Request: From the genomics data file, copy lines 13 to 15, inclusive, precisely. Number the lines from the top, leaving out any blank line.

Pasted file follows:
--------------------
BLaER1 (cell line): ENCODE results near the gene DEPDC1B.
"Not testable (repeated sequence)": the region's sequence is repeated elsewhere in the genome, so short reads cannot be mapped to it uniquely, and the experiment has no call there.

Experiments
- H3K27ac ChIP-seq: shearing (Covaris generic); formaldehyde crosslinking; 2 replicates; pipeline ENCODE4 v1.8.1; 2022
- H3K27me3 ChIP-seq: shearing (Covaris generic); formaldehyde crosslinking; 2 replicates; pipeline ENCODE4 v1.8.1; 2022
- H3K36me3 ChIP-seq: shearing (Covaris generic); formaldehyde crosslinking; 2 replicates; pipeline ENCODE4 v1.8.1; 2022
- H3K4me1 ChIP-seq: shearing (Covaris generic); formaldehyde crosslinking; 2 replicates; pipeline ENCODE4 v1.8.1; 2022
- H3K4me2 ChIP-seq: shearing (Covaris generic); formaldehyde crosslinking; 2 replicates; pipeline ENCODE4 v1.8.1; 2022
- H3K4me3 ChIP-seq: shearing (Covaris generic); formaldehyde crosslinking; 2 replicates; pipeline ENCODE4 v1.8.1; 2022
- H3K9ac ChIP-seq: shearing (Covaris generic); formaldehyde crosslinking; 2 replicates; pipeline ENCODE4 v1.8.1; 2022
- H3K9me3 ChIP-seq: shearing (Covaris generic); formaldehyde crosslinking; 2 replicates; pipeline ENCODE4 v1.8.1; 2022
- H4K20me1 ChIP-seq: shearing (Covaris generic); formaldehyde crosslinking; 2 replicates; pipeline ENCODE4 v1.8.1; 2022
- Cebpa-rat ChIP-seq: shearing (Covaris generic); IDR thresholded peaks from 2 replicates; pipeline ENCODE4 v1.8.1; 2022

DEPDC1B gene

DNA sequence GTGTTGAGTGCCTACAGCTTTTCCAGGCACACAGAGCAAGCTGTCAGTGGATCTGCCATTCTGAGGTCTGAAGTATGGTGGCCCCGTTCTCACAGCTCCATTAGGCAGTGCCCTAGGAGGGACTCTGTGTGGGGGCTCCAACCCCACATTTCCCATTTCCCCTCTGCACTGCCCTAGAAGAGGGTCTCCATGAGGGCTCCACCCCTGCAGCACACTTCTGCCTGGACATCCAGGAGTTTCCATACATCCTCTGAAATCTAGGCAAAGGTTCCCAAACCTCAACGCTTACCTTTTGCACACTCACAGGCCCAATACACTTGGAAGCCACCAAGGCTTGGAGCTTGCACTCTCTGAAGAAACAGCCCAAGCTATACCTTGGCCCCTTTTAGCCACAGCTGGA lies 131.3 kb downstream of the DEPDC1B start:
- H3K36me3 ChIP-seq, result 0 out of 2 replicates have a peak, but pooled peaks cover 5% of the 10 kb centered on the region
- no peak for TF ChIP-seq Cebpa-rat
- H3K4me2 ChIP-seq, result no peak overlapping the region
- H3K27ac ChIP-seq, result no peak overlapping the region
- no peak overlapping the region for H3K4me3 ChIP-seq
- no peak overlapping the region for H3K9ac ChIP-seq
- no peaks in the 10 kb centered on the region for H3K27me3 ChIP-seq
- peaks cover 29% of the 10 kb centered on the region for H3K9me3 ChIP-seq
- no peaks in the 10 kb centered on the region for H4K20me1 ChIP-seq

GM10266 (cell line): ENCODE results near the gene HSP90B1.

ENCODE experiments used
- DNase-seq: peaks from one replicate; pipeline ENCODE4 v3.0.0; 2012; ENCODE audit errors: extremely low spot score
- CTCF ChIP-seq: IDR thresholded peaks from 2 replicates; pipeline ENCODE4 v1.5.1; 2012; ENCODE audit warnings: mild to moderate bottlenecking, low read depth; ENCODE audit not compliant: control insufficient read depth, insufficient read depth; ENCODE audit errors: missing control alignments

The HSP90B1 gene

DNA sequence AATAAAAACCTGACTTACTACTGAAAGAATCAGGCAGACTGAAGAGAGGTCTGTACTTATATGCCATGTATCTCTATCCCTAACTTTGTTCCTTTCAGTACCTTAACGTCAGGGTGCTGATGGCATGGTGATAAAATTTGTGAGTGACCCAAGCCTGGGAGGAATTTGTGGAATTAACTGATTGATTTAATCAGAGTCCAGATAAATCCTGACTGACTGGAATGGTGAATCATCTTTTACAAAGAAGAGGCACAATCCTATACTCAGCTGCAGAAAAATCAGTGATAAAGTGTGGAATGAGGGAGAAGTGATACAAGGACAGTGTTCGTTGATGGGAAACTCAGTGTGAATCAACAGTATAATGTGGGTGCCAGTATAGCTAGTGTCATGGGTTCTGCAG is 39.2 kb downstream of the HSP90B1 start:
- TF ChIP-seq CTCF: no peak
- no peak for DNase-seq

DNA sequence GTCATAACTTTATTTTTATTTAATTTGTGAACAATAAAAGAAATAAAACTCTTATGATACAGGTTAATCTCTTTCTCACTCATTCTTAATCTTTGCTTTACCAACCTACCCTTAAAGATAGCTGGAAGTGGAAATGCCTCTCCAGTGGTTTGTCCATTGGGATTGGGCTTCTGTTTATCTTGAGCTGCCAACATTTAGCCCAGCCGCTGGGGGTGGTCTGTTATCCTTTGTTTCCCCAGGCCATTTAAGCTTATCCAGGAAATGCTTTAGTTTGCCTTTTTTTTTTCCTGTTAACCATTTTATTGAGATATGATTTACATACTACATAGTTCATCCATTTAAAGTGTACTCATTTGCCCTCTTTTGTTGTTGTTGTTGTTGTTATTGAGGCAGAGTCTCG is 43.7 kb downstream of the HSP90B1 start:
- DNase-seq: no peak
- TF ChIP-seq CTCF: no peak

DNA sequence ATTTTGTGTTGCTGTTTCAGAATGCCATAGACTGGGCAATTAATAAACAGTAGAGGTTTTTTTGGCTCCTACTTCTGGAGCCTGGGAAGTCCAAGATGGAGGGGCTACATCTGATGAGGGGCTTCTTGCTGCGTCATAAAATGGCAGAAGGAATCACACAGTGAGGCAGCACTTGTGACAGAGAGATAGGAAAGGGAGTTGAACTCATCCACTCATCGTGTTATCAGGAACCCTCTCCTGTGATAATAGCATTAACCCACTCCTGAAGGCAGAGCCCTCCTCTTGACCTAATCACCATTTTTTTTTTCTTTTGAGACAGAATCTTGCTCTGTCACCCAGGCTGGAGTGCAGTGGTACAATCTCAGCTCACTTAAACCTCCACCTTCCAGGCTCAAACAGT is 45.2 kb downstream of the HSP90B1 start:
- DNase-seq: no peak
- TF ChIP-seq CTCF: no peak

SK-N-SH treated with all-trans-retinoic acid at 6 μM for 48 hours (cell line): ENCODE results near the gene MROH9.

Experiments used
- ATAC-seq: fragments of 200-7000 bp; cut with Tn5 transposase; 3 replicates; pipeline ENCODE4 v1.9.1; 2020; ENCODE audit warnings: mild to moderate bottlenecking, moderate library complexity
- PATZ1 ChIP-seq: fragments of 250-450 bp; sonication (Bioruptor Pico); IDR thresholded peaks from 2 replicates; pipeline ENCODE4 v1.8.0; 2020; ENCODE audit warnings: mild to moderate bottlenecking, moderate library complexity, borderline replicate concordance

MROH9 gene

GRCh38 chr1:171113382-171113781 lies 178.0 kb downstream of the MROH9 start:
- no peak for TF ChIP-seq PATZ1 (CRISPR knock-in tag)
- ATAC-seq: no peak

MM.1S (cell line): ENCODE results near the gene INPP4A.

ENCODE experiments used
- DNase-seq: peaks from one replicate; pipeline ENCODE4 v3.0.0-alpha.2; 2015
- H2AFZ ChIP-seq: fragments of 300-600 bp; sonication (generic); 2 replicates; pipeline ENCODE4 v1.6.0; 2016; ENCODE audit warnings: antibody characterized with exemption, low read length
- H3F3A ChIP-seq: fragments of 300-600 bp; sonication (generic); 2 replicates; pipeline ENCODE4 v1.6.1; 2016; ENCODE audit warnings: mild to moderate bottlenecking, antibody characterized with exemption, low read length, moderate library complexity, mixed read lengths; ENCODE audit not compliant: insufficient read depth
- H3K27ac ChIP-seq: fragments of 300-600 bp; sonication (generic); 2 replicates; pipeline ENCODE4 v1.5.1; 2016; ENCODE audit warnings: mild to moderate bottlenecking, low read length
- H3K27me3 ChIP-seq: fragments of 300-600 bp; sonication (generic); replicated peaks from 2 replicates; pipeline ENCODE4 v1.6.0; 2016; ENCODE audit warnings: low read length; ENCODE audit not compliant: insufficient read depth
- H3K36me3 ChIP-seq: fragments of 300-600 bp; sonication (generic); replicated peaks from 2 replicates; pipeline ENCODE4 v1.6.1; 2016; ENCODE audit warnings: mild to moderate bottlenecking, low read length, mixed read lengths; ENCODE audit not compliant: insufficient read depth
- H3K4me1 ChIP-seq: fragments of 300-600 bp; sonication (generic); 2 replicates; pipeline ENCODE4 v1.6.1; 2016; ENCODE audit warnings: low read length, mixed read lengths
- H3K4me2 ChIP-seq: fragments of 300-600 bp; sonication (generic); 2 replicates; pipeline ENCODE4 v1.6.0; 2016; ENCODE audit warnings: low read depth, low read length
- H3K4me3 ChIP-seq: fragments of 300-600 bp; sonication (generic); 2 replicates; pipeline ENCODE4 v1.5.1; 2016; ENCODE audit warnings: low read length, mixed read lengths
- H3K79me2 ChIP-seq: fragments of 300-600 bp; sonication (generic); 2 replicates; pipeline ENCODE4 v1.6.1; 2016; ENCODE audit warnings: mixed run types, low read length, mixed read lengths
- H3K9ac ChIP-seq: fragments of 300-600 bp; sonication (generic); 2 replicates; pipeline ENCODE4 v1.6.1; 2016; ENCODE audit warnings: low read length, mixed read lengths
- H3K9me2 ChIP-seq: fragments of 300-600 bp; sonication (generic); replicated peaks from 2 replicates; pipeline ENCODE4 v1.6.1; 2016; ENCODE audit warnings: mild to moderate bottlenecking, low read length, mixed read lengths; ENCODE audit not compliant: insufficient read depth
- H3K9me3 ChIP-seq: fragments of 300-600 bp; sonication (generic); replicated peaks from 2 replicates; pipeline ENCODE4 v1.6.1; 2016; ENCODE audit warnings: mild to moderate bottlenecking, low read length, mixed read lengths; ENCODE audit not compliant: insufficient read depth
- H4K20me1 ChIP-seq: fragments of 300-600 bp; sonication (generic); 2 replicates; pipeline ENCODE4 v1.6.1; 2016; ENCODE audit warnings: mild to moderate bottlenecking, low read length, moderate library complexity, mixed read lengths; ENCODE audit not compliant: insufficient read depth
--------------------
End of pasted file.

- Cebpa-rat ChIP-seq: shearing (Covaris generic); IDR thresholded peaks from 2 replicates; pipeline ENCODE4 v1.8.1; 2022

DEPDC1B gene

DNA sequence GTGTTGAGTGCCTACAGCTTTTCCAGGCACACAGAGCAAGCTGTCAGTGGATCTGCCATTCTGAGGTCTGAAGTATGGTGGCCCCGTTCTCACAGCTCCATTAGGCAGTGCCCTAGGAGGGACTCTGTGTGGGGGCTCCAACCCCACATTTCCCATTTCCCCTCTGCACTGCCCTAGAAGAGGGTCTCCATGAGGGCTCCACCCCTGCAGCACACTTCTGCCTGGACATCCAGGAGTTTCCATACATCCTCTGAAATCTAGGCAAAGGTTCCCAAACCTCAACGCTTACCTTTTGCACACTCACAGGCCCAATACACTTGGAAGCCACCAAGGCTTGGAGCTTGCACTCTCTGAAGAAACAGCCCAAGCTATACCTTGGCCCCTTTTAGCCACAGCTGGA lies 131.3 kb downstream of the DEPDC1B start: